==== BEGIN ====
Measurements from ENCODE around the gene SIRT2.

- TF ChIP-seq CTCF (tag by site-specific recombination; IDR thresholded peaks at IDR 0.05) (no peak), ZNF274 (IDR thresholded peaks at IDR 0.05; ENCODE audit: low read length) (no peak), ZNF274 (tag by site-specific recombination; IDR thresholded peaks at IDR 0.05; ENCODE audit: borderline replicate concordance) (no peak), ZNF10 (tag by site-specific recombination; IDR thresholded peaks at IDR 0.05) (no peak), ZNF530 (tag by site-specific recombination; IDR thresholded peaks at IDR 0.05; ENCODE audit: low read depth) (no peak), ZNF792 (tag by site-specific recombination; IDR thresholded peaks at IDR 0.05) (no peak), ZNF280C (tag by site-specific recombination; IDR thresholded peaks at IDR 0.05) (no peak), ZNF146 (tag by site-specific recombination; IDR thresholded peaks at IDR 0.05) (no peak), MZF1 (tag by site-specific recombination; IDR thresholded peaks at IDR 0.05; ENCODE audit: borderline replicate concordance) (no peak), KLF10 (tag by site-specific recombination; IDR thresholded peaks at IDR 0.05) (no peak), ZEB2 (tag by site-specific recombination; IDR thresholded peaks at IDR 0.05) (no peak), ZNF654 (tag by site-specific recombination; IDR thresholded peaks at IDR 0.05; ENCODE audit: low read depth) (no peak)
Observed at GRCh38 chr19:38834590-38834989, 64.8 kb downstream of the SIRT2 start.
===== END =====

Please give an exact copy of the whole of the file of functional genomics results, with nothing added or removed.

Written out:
Measurements from ENCODE around the gene SIRT2.

- TF ChIP-seq CTCF (tag by site-specific recombination; IDR thresholded peaks at IDR 0.05) (no peak), ZNF274 (IDR thresholded peaks at IDR 0.05; ENCODE audit: low read length) (no peak), ZNF274 (tag by site-specific recombination; IDR thresholded peaks at IDR 0.05; ENCODE audit: borderline replicate concordance) (no peak), ZNF10 (tag by site-specific recombination; IDR thresholded peaks at IDR 0.05) (no peak), ZNF530 (tag by site-specific recombination; IDR thresholded peaks at IDR 0.05; ENCODE audit: low read depth) (no peak), ZNF792 (tag by site-specific recombination; IDR thresholded peaks at IDR 0.05) (no peak), ZNF280C (tag by site-specific recombination; IDR thresholded peaks at IDR 0.05) (no peak), ZNF146 (tag by site-specific recombination; IDR thresholded peaks at IDR 0.05) (no peak), MZF1 (tag by site-specific recombination; IDR thresholded peaks at IDR 0.05; ENCODE audit: borderline replicate concordance) (no peak), KLF10 (tag by site-specific recombination; IDR thresholded peaks at IDR 0.05) (no peak), ZEB2 (tag by site-specific recombination; IDR thresholded peaks at IDR 0.05) (no peak), ZNF654 (tag by site-specific recombination; IDR thresholded peaks at IDR 0.05; ENCODE audit: low read depth) (no peak)
Observed at GRCh38 chr19:38834590-38834989, 64.8 kb downstream of the SIRT2 start.